Presentation on theme: "Areas of Responsibility I. Assess Individual and Community Needs for II. Plan Strategies, Interventions and Programs III. Implement Strategies, Interventions."— Presentation transcript:
Areas of Responsibility I. Assess Individual and Community Needs for II. Plan Strategies, Interventions and Programs III. Implement Strategies, Interventions and Programs IV. Conduct Evaluation and Research related to Health Education V. Administer Health Education Strategies, Interventions and Programs. VI. Serve as a Health Education Resource Person VII. Communicate and Advocate for Health and Health Education
What was the CUP Project ?
Level Of Practice Entry Level < 5 years of practice (Undergrad/Graduate) Advanced 1 Level > 5 years of practice (Undergrad/Graduate) Advanced 2 Level (Doctorate & > 5 years of practice)
Using the Competency-Based Framework for Health Education The Health Education Student / Health Educator College and University Faculty Health Education Employers Credentialing / Policy Makers and Funding Agencies Health Professionals
Health Educator Survey Conducted August 2009 Conducted via Surveymonkey 40% of the 341 health educators based in health departments participated (140 responses) Regional responses ranged 22%- 51%
Years Worked as HE Average 8.7 years; Median 6 years Range 0-31 years 31% <3 years 16% >20 years
Health Educator Skills 1. Assess individual & community needs 77% 2. Plan interventions 91% 3. Implement interventions 91% 4. Evaluate interventions & conduct research 55% 5. Manage others implementing interventions 52% 6. Serve as resource: find accurate sources of health information and respond to requests for information 88% 7. Communicate & advocate for health 83%
Role in LHD Accreditation Accreditation coordinator On accreditation preparation team Collect documentation for: 1.Assessment 2.Data 3.Community collaboration 4.Outreach 5.Media 6.Policy advocacy 7.Staff development 8.Patient satisfaction surveys 9.Community resource guide 10.Patient education review
Revenue Generated Average $111,228; Median $25,000 Range 0 - $1.8 million 40% responded $50,000+
Value of Health Educators Most important roles: Build relationships within the community, recruit new partners to public health 97% Assess community needs and present data in meaningful way 72% Speak to groups, develop targeted messages, and present info in interesting way 71% Are the face of the health department in community 61%
Value of Health Educators Health educators are the glue connecting communities with the health department and encouraging collaborative community health projects. HEs have the ability to enhance [others] opinion of the health departments value.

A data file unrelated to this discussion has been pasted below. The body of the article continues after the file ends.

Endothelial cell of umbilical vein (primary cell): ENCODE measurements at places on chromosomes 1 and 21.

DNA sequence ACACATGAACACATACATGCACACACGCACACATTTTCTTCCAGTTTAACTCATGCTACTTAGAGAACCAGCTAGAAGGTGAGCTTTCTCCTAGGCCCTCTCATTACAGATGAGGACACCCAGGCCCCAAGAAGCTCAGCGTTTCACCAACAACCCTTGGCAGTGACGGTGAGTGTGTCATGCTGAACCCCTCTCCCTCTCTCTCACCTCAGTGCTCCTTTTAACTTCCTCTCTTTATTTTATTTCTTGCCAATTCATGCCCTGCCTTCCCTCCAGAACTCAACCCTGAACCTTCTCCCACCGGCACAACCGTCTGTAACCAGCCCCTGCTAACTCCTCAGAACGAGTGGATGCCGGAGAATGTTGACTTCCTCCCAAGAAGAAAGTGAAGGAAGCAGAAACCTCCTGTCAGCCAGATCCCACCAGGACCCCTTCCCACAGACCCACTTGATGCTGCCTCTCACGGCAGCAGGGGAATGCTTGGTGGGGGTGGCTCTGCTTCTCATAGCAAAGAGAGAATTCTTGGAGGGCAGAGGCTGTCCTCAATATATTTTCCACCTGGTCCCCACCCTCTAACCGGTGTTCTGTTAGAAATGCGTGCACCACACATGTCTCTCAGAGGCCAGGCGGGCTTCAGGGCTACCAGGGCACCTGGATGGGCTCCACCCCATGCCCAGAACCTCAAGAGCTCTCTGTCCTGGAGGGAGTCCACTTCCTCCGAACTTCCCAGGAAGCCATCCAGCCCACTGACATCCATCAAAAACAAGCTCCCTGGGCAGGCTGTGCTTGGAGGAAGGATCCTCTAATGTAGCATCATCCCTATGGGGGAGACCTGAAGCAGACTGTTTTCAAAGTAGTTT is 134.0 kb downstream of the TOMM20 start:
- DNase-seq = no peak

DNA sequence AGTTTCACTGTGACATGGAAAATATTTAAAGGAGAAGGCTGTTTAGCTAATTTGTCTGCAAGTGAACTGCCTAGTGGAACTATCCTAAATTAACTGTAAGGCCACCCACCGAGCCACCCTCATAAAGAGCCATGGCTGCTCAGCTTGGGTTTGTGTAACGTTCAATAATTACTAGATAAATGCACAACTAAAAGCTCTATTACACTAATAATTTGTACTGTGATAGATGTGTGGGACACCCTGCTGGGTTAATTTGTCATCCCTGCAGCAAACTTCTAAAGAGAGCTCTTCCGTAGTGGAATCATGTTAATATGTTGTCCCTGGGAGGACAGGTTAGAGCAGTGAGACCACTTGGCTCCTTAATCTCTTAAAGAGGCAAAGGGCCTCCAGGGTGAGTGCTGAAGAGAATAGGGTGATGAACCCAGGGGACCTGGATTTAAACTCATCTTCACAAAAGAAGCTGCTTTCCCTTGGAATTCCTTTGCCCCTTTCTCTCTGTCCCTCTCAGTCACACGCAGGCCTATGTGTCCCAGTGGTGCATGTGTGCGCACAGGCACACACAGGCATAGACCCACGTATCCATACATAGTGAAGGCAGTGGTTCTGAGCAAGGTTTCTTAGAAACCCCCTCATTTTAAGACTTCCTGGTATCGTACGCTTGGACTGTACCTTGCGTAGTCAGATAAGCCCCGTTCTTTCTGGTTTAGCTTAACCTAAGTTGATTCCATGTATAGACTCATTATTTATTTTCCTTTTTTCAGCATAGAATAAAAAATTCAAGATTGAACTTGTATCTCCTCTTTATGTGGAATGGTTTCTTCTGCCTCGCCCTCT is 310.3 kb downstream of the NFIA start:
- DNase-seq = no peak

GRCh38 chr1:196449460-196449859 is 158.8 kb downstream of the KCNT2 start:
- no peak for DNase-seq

Value of Health Educators We have a wide variety of skills that coworkers constantly want to use. Our strengths are in designing programs, developing accurate messages, engaging populations, using data to guide our decisions, and evaluating [whether] an intervention is achieving a desired outcome.
Value of Health Educators Our true value is mobilizing and organizing communities and individuals around public health issues. We have the ability to build political support for public health in the community.
Challenges Facing HEs: Turnover Turnover: 67% respondents said someone in their health department had left in past 18 mo 164 HEs had left in last 18 mo – thats 48% of workforce
Recruitment & Retention Issues Top factors: Salary 29% Benefits 27% Being able to focus on HE duties, not assigned wide variety of ad-hoc tasks 21% Flexible work hours 16%
Challenges Facing HEs If the job classifications at OSP have not been reviewed since before most current health educators were born, that probably indicates a need to review them again.
Challenges Facing HEs I tell people I am a Health Educator and no one ever knows what that is...
Challenges Facing HEs: Salaries Health educator salaries used to be on a par with school teachers. Ive been at the health department for 20 years. Im leaving to go into the schools, getting a $10,000 raise, and working 10 months instead of 12.
Challenges Facing HEs: Many Hats We continue to be very poorly paid for our knowledge, experience, and other hats we are forced to wear. Being a Health Educator means that there are many hats to be worn, but I will always find an outfit to coordinate!
Challenges Facing HEs Health educators in large counties who concentrate in only one or two areas are getting much larger salaries than those of us [in rural areas] who are often concentrating in a half a dozen or more areas.
Opportunities Accreditation Community Health Assessment NC 2020 Health Objectives Health Reform
Health Education: The National Picture
US Standard Occupational Classification (SOC) definition of a health educator is one who: promotes, maintains, and improves individual and community health by assisting individuals and communities to adopt healthy behaviors. They collect and analyze data to identify community needs prior to planning, implementing, monitoring, and evaluating programs designed to encourage healthy lifestyles, policies, and environments. May also serve as a resource to assist individuals, other professionals, or the community, and may administer fiscal resources for health education programs."